6:00 P.M. EST December 20, 2010 | ABIDJAN, Côte d’Ivoire (UMNS)
Ivorians turn up in huge numbers to cast their votes in the first round of the presidential election on Oct. 31. Photo by UN Photo/Basile Zoma.
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Amid post-election violence, the United Methodist Church of Cȏte d’Ivoire is calling for prayer and trying to reinforce its ministries to the people.
The outcome of the West African nation’s Nov. 28 presidential election is in dispute, leading to renewed tension in a country that has been trying to regain stability following a civil war earlier in this decade. Both the current president, Laurent Gbagbo, and his opponent, Alassane Ouattara, are claiming victory.
United Methodist leaders are urging peace and calm, and the unrest has driven many people to turn to the church.
The situation has been different in the government-controlled southern part of Cȏte d’Ivoire compared to the rebel strongholds in the north. A member of Angré United Methodist Church in the eastern section of Abidjan, in the south, noticed that Sunday attendance actually increased from an average of 800 to 1,500 people after the election.
“Many of the newcomers lived in the vicinity and they don’t want to travel long distances to attend their ordinary service,” he said. “In addition, many people felt the need to come and pray, particularly in situations like these.”
United Methodist Bishop Benjamin Boni of Côte d’Ivoire offers thanksgiving and prayer in this November 2008 file photograph by Mike DuBose.
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About 600 kilometers north, in rebel-held Ferkessedougou, the average church service attendance decreased drastically for two Sundays, according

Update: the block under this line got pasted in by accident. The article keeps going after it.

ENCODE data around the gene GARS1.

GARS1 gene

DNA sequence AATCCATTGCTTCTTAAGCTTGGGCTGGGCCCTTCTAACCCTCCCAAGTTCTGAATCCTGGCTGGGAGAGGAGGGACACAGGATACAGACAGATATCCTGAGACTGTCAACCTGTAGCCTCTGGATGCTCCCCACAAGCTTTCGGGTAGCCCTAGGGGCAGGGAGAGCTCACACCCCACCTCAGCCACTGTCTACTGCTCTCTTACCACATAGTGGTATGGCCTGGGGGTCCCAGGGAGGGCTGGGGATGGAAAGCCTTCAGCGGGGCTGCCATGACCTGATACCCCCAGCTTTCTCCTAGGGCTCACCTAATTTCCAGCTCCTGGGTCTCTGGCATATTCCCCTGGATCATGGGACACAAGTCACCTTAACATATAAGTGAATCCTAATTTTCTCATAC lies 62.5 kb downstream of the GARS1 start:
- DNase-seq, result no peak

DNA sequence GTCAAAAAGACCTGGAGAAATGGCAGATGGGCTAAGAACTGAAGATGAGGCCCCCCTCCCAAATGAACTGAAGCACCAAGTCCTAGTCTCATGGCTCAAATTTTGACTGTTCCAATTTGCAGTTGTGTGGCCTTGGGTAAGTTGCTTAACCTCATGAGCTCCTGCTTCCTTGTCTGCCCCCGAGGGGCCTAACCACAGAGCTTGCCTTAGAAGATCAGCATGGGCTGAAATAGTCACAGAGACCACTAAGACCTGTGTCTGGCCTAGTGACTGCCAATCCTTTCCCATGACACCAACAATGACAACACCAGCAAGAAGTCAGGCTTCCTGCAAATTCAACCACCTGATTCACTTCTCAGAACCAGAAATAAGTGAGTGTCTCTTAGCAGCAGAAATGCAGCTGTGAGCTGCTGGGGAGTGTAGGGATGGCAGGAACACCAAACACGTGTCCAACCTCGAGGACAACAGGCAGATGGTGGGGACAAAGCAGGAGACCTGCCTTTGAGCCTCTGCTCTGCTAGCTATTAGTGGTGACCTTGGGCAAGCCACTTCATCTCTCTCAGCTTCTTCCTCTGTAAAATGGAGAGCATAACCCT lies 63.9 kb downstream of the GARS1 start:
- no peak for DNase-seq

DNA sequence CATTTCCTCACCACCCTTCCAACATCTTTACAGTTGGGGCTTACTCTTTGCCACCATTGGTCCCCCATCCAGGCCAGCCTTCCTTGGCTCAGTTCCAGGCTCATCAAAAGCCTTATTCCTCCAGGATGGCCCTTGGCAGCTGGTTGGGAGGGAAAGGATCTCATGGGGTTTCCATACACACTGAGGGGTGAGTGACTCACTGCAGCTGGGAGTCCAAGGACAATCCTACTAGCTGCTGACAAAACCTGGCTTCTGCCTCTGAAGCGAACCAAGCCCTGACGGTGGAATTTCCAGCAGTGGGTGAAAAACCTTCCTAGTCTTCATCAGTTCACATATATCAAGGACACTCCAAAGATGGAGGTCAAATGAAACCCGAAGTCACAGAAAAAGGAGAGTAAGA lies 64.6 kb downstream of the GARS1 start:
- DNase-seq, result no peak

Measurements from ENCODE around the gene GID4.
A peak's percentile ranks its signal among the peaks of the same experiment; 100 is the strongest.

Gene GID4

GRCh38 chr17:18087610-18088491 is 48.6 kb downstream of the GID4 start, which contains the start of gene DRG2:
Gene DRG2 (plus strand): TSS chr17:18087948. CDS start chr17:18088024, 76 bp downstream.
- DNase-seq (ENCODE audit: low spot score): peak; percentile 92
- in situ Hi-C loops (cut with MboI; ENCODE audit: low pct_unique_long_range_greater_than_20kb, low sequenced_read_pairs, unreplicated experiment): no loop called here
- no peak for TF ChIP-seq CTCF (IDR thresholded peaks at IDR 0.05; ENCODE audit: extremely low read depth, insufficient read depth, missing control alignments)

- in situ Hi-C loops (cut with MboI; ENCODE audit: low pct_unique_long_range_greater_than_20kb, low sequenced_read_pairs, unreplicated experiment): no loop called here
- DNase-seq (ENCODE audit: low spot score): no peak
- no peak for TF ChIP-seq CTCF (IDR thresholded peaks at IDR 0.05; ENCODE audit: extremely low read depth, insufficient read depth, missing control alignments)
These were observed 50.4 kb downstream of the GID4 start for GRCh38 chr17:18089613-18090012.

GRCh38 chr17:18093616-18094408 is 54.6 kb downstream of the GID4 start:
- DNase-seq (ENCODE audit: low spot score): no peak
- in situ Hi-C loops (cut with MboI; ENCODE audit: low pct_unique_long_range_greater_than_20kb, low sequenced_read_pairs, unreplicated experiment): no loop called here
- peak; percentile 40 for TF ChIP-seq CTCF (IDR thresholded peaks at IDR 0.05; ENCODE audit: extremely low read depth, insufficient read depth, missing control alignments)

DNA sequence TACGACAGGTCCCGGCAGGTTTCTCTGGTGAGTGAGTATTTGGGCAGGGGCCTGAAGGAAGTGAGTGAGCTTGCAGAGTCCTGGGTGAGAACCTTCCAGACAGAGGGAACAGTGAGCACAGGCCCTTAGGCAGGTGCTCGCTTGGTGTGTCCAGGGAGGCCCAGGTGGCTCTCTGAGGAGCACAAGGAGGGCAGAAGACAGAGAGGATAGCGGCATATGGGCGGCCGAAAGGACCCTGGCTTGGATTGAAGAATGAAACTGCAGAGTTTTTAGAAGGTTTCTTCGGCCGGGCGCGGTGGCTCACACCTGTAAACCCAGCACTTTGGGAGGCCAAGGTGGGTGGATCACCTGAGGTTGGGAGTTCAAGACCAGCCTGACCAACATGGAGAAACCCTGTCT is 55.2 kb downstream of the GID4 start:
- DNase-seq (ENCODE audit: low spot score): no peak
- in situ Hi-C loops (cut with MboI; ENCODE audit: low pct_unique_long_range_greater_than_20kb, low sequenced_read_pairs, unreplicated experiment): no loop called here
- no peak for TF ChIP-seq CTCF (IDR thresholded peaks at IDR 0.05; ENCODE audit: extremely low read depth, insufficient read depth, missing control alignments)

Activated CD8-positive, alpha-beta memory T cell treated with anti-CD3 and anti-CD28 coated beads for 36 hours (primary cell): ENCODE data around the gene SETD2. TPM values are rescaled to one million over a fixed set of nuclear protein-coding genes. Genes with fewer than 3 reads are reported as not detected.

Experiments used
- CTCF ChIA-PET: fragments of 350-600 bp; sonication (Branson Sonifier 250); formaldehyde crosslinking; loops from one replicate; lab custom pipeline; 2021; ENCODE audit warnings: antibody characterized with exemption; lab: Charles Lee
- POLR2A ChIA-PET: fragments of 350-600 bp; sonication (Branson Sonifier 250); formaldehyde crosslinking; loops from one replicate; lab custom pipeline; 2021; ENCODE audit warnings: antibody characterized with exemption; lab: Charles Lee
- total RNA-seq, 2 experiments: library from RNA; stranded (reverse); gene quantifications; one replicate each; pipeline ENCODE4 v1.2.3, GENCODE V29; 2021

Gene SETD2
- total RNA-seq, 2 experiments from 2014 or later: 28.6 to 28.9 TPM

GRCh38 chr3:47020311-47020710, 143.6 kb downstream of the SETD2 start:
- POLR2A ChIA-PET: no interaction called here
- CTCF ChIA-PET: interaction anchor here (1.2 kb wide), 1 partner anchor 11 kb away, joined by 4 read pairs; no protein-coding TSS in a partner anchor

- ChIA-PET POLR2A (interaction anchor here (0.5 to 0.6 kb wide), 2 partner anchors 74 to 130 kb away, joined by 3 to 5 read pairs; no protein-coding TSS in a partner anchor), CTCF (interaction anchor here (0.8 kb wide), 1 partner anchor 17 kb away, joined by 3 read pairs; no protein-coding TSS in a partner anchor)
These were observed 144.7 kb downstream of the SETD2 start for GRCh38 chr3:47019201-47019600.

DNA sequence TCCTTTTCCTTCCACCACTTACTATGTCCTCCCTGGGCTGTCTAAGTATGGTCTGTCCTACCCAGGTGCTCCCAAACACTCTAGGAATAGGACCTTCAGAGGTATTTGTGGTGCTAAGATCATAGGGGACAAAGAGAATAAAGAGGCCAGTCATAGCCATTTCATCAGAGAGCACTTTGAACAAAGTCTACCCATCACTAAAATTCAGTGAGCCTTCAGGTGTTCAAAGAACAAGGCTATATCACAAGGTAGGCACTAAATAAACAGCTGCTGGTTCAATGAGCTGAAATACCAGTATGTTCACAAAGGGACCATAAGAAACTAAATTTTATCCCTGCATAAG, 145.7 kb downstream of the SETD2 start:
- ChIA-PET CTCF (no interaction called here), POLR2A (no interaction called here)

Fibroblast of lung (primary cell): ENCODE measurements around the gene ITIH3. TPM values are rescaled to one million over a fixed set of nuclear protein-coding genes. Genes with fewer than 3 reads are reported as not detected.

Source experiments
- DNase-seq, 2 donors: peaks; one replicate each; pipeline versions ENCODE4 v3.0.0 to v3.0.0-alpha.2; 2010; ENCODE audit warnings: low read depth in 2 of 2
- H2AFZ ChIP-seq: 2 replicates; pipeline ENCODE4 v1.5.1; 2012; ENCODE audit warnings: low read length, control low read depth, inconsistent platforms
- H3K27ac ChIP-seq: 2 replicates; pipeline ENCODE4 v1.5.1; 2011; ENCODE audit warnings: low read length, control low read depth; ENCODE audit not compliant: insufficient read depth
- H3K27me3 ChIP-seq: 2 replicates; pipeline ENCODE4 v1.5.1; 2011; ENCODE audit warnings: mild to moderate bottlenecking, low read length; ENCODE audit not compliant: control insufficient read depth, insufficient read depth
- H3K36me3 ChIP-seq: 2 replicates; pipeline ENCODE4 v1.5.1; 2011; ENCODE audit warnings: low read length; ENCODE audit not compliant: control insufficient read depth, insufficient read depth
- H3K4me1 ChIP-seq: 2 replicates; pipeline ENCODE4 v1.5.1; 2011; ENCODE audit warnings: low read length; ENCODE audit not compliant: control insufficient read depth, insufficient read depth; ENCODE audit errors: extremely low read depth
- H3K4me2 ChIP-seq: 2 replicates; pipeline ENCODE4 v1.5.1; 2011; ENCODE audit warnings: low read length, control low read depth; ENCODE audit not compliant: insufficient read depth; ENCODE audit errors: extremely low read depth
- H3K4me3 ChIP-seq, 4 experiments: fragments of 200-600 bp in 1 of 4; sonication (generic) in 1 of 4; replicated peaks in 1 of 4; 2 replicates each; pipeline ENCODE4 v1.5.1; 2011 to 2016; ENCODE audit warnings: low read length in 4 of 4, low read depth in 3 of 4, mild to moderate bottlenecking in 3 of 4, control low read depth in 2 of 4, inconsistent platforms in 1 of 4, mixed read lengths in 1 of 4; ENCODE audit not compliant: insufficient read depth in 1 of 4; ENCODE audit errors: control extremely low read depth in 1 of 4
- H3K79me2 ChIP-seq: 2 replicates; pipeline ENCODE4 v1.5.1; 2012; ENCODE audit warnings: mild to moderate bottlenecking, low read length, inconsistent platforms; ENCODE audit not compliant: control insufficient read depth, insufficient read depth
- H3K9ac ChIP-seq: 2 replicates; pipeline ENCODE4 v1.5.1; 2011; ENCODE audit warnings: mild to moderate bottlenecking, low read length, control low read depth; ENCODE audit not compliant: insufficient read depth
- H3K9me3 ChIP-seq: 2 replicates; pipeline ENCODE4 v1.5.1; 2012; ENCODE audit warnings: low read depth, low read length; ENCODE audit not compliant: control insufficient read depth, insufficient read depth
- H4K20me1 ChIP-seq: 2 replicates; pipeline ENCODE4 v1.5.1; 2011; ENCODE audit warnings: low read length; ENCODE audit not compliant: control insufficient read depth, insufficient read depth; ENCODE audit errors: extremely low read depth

to a source. The reason: many civil servants returned to their hometowns to vote and could not leave because of the unrest and lack of public transportation.
Treating the injured
Methodist schools were closed Nov. 28-Dec. 8 because parents were afraid to send their children to school in the uncertain political situation. Paul Ohanson, general manager of the Methodist schools, reported that the winter break would be reduced to make up time lost and students would not be penalized.
“Our students should not suffer from this situation,” he said. “We need to make any possible sacrifice to stick to our value of academic excellence.”
Dabou Methodist Hospital, about 59 kilometers west of Abidjan, treated some of those injured in clashes over the weekend of Dec. 4-5, following the announcement of the results of the second round of presidential elections. Six people were reported killed and several others wounded by bullets and machetes.
Hundreds of journalists from the international and national press cover the first round of the presidential election in Cote d’Ivoire on Oct. 31, 2010. Photo by UN Photo/Basile Zoma.
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“We treated 23 injured people and hosted two deaths at our morgue,” confirmed Alfred Degny, the hospital’s director. “Since the hospital does not have an emergency service, we had to over-exploit the capabilities of the operating room where we treated all the major cases besides our traditional patients.”
Call to prayer
The United Methodist Church of Côte d’Ivoire is continuing to pray for a peaceful resolution of the situation throughout the country. The church has an estimated 700,000 members and serves a wider community of about 1 million in Côte d’Ivoire.
Last week, the church called for three days of fasting. People gathered between 1 p.m. and 3 p.m. in local churches to pray for the country. At Plateau United Methodist Church in downtown Abidjan, the Rev. Michel Lobo, conference administrative assistant secretary and senior pastor, noticed an “incredible attendance” between working hours.
Speaking to the press after a meeting of religious leaders for peace and reconciliation, United Methodist Bishop Benjamin Boni recognized that the “greatest battles are won on knees,” referring to the need for Christians to kneel on the ground and ask God to help.
“We don’t have any human enemies. Our enemies are Satan and the demons,” Boni said. “We must, therefore, reach out to each other in our neighborhoods and show them love and peace.”
*Broune is a United Methodist communicator based in Abidjan, Côte d’Ivoire.
News media contact: Linda Bloom (646) 369-3759 email@example.com.